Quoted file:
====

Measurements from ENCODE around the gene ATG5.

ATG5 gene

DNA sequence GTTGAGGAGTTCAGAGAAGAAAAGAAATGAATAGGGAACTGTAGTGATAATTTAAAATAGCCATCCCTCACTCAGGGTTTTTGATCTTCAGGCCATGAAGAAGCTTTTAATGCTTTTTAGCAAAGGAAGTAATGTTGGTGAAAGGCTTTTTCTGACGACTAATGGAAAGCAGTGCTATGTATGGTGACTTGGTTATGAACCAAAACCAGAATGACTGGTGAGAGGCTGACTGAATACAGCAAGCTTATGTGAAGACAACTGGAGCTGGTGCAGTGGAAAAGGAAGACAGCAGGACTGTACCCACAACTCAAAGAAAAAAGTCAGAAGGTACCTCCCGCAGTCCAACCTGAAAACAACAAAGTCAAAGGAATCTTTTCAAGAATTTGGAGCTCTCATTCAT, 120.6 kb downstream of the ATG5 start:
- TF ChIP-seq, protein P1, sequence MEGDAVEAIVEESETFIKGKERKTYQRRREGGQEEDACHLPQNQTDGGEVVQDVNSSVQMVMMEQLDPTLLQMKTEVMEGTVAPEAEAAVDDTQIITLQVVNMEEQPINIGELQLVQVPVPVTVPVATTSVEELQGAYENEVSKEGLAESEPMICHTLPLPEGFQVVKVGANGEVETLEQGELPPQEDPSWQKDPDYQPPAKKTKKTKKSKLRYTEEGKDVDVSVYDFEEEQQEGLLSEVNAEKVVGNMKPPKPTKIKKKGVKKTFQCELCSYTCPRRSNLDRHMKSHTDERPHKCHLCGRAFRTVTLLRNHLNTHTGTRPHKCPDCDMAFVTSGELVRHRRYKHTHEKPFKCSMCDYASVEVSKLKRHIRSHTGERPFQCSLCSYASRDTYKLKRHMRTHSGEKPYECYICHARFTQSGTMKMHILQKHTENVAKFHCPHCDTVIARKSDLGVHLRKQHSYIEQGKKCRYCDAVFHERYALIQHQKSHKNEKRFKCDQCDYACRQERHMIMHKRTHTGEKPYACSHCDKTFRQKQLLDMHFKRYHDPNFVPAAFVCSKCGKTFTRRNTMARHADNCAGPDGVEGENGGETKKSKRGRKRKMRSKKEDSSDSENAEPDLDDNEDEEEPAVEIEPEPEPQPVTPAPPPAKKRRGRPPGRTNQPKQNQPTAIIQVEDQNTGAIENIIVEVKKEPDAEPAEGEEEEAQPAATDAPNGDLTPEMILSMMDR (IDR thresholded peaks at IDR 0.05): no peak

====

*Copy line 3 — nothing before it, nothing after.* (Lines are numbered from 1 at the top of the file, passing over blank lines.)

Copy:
DNA sequence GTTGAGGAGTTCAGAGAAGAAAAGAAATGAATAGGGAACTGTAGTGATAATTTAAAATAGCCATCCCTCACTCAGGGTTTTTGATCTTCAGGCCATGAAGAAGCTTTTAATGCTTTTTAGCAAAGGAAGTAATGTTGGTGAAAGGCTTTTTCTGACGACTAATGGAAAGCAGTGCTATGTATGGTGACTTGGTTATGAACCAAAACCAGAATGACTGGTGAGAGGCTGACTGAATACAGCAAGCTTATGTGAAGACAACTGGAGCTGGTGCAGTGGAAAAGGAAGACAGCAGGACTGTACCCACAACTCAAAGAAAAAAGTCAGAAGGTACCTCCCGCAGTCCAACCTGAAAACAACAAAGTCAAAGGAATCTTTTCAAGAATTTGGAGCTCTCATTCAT, 120.6 kb downstream of the ATG5 start: